Be sure to follow the directions for use because some lidocaine mouthwashes are meant to be swished and then swallowed.
Look for signs of an esophageal ulcer.
Pay attention to any pain you have when you swallow or pain you have near your chest. In addition to heartburn, signs of esophageal ulcers include:
Nausea or vomiting
Get testing to diagnose an esophageal ulcer.
Contact your doctor for a physical exam if you have any signs of an esophageal ulcer. The doctor will do a physical and run tests to look inside your esophagus. You’ll also need a blood test to determine if if you have an esophageal infection.
To see inside your esophagus, the doctor may take an x-ray or do an upper endoscopy. During the endoscopy, they’ll insert a thin tube with a camera down your esophagus to look for ulcers.
Take medications to treat the acid or infection that caused the ulcer.
If your esophageal ulcer was caused by an infection, you’ll need to take prescription antibiotics. For an ulcer caused by acid reflux, work with your doctor to manage your stomach acid production. The doctor may recommend:
Proton pump inhibitors
Follow up with your doctor after a few weeks.
It will take several weeks for the medication to treat the cause of your esophageal ulcer. You’ll need to check back in with your doctor after a few weeks or months to ensure that the ulcer healed.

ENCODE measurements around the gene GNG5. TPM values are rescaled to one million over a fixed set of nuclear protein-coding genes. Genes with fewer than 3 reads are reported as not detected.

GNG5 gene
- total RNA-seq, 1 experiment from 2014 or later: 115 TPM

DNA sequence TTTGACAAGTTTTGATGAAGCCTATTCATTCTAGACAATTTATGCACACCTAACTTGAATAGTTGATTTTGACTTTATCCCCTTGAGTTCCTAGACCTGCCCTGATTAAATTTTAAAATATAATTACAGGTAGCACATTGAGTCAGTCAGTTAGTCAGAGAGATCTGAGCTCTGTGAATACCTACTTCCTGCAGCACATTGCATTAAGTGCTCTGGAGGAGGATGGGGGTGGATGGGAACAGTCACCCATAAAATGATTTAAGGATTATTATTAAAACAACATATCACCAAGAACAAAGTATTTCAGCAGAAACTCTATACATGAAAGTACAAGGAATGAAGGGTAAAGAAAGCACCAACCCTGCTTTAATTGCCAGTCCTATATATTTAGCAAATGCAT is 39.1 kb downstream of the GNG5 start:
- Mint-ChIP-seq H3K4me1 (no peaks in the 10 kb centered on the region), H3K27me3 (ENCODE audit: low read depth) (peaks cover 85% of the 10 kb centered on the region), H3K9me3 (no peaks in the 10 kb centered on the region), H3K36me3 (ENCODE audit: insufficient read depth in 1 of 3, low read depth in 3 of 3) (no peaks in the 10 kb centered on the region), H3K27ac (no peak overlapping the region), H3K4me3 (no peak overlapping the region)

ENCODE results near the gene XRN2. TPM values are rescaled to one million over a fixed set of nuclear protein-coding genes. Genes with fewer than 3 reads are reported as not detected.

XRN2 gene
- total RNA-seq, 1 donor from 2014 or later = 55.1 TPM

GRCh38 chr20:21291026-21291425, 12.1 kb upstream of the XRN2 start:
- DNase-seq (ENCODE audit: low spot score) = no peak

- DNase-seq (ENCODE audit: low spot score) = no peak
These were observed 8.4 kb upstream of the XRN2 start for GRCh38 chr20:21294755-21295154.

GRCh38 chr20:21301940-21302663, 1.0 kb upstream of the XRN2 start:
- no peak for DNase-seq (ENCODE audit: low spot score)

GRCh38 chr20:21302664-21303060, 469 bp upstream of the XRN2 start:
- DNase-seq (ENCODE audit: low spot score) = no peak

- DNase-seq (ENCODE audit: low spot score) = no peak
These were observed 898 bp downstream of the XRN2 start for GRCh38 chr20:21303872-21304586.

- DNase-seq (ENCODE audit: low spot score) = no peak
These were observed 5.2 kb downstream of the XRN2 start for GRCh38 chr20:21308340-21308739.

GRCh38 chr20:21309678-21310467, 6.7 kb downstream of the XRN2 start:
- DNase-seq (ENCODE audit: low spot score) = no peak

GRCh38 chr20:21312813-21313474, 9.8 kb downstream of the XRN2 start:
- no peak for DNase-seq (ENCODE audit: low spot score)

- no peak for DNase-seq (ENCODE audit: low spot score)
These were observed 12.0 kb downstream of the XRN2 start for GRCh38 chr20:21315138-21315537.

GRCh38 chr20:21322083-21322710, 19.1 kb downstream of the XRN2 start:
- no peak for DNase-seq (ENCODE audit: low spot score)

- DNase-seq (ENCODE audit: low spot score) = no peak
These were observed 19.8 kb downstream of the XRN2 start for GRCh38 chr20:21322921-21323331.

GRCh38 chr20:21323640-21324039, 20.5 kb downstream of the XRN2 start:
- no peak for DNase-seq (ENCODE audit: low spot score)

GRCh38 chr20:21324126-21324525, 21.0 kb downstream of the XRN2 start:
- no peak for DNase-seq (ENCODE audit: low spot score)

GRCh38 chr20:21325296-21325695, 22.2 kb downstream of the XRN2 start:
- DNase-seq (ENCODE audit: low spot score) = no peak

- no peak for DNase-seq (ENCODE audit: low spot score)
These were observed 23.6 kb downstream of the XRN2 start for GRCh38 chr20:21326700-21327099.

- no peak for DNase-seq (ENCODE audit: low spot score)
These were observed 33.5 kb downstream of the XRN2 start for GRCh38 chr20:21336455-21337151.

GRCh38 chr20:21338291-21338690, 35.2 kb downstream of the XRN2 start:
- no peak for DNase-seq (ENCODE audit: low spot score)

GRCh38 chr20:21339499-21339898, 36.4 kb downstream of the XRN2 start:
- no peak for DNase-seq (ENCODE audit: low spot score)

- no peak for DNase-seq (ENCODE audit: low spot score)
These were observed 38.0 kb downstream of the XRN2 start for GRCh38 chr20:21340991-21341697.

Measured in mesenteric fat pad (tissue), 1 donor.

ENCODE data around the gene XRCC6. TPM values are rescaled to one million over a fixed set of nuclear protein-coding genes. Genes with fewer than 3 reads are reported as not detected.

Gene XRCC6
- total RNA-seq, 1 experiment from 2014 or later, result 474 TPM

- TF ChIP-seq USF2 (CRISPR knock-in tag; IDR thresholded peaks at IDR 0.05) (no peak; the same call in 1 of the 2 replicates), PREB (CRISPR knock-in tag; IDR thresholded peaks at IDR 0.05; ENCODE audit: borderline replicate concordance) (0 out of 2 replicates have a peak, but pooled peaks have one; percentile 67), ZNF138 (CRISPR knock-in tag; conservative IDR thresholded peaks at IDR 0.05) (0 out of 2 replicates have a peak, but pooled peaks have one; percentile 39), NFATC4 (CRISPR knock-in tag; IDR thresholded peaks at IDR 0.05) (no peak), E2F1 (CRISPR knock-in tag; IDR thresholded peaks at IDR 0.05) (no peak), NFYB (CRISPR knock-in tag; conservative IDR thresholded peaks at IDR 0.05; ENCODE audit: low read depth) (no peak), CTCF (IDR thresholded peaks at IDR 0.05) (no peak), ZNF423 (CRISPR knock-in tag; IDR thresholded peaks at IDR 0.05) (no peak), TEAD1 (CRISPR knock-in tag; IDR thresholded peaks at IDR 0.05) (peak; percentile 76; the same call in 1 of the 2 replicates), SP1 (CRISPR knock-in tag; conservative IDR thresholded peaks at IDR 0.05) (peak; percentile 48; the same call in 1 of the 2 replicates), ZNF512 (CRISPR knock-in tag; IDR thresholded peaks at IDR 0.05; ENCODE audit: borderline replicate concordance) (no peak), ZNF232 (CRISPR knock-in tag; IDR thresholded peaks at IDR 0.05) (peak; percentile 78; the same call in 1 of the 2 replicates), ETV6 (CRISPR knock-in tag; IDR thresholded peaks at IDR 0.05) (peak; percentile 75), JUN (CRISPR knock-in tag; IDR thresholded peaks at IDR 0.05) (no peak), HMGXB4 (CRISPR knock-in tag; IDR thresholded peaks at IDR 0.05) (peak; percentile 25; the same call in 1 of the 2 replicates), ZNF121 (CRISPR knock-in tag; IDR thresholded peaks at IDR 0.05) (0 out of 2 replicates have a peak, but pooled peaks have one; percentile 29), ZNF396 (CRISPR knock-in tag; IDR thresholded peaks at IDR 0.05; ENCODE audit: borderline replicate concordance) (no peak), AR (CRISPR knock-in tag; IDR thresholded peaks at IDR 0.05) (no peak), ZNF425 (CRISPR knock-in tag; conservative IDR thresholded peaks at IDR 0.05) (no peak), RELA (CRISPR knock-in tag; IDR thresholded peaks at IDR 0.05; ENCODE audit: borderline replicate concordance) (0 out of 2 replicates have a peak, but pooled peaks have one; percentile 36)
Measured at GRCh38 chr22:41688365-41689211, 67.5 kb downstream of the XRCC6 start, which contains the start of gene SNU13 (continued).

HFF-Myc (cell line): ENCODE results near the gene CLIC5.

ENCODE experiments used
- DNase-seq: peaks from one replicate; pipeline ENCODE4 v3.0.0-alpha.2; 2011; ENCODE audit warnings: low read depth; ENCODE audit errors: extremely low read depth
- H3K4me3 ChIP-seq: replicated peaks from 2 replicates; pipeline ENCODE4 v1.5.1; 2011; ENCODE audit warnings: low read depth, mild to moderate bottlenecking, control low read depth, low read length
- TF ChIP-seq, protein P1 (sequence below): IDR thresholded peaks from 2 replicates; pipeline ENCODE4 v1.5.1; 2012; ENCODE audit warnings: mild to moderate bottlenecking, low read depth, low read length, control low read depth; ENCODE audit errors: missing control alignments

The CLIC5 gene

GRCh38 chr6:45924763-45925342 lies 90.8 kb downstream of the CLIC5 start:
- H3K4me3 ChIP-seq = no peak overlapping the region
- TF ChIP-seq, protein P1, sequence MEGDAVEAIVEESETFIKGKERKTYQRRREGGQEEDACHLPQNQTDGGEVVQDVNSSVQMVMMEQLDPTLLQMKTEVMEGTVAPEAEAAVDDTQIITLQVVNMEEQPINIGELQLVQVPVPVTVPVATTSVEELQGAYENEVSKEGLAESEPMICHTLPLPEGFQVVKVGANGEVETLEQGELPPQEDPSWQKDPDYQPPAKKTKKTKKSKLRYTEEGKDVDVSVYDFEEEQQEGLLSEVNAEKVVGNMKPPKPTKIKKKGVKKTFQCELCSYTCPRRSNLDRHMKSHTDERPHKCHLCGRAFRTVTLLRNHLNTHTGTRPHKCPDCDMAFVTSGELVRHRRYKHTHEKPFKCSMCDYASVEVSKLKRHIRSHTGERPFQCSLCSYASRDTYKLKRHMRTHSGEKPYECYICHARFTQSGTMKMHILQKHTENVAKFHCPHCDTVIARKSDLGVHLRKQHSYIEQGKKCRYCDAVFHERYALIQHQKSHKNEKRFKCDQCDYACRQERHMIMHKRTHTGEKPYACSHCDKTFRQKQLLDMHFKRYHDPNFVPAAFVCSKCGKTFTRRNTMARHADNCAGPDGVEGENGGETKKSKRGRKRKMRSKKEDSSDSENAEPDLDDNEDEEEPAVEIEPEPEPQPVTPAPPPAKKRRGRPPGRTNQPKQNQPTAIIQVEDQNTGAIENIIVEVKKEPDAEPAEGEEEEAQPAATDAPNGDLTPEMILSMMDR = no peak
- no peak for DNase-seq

The doctor might want to do another upper endoscopy to look at the site of the ulcer.
Avoid drinking alcohol or smoking.
These can inflame and irritate your esophageal ulcer as it heals. If you don’t want to completely quit smoking while your ulcer heals, you may just want to stop until the ulcer is completely healed.
Smoking and drinking may slow down your recovery time.
Keep a food diary to avoid foods that trigger your acid reflux.
If your esophageal ulcer was caused by excess stomach acid, pay attention to the foods that give you heartburn or nausea. Try to limit eating these foods so you don’t develop another ulcer or make yours worse:
Tomatoes, onions, and garlic
Adjust your eating habits to prevent acid reflux.
Eat a balanced diet of whole grains, lean proteins, fruits, and vegetables while you’re recovering from an esophageal ulcer. To prevent acid reflux from causing another ulcer, eat slower and don’t lie down for at least 3 hours after eating.
You might find that it’s easier to eat several small meals throughout the day instead of 3 large ones.